Most visible light contains a mix of light of all frequencies in some proportion. For any light source, one could draw a graph showing how much power there is at each frequency along the entire spectrum, ranging from infrared at the low frequency (long wavelength) end up to ultraviolet at the high-frequency (short wavelength) end. This graph shows a mathematical function of frequency (or wavelength) called power spectral density.

From a purely physical standpoint, it takes a power spectral density curve to fully characterize any light source. This is much more information than a single word (such as “red,” “green,” or “blue”) or even just three numbers stating how much red, green and blue.

The CIE Chromaticity Chart

CIE chart Fortunately, we seldom need to examine the complete power spectral density of a light source to “know” its color. For most practical purposes, it is sufficient to know the relative degrees to which it stimulates the red, green, and blue cones in the eye of a normal (not color-blind) human being. The mathematically inclined will note that each of these three numbers may be obtained by integrating, with respect to wavelength, the product of the power spectral density of the light source (as a function of wavelength) times the sensitivity of the respective cone of the human eye (also as a function of wavelength).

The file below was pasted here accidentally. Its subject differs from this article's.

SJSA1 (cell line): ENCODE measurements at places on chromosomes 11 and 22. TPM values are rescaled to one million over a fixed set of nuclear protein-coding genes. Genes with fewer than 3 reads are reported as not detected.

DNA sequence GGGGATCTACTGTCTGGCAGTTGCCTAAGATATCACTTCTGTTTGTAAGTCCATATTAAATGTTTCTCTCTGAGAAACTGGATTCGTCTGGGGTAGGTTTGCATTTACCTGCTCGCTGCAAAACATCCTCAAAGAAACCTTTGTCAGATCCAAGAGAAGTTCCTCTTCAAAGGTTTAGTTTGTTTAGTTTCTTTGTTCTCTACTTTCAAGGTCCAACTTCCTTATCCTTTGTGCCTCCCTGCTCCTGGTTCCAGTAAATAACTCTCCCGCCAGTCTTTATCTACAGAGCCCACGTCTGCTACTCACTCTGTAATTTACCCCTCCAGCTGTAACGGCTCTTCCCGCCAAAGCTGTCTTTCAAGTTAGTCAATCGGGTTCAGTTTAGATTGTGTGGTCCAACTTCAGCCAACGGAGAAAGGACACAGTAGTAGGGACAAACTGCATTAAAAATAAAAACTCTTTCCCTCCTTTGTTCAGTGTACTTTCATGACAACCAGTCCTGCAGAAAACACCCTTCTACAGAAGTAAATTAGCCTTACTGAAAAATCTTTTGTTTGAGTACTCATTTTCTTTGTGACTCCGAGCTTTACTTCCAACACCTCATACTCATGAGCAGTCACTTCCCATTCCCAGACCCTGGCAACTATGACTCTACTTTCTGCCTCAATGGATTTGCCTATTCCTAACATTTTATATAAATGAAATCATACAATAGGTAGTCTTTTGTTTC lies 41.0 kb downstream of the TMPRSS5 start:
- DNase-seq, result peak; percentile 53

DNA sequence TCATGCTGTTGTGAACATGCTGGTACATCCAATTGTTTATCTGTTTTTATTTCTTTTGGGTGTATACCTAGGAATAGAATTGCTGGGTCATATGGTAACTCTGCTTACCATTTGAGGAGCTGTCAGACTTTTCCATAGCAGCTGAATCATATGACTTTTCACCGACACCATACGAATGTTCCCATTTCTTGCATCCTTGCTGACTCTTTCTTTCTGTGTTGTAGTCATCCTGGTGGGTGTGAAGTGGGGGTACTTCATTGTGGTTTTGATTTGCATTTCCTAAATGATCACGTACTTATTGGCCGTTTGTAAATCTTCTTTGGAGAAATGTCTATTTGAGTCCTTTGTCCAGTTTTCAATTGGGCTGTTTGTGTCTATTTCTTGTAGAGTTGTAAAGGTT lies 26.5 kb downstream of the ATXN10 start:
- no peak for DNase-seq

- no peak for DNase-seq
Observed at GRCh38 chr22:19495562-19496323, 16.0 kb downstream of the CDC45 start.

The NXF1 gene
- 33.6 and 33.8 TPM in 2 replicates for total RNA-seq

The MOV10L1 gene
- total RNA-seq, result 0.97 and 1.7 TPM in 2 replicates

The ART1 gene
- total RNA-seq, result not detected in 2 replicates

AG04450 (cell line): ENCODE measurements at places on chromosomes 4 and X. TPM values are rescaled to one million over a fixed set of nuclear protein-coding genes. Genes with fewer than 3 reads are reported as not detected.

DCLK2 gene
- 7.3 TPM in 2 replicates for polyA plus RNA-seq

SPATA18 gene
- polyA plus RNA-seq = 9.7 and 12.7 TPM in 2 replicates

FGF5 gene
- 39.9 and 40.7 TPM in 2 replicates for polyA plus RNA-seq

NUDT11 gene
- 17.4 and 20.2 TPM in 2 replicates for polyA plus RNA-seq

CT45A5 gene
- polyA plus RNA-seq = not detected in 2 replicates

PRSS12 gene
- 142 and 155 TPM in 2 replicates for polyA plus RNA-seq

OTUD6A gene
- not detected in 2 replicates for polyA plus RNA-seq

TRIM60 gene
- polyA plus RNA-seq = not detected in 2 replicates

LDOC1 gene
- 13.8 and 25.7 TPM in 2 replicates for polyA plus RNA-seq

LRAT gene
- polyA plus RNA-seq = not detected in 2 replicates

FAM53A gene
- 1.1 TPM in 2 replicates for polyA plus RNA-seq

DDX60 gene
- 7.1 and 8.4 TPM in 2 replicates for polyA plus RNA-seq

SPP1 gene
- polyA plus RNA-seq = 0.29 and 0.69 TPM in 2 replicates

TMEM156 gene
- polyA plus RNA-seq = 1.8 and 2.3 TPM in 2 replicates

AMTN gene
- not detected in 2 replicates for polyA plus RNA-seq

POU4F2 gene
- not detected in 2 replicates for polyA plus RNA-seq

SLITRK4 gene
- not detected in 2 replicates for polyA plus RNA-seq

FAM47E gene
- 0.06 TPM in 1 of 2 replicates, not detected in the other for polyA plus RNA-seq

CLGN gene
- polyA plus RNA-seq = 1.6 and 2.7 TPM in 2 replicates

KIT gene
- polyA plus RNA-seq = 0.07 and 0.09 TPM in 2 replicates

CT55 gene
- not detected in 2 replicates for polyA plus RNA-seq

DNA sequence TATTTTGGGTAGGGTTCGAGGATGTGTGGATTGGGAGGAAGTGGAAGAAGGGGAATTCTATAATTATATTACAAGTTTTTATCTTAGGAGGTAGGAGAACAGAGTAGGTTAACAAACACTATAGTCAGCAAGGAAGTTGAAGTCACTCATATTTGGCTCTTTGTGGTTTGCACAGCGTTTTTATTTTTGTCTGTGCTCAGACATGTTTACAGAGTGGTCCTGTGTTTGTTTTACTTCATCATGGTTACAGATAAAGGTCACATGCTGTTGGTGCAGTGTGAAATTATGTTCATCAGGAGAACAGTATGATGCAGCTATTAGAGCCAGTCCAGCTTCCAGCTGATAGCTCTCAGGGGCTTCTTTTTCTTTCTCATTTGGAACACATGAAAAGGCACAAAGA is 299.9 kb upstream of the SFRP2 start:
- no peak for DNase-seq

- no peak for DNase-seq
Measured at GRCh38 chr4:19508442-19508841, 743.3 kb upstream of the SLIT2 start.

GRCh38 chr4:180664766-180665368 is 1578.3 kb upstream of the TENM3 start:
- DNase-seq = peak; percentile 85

Thus, once we know the total brightness of a light source, it takes only two more numbers—rather than its detailed power spectral density—to specify the color as perceived by a human observer. In 1931 the International Commission on Illumination (CIE) defined a system for mapping all perceptual colors onto a plane defined by two numbers (arbitrarily called x and y).

The outer curve shows the monochromatic colors (comprising a single wavelength). The blue numbers designate their wavelength in nanometers. Everything in the interior is a mix of colors.

The black curve running through the middle of the chart shown here is called the Planckian Locus. It is the set of colors which can be defined by various values of the single number known as “color temperature.”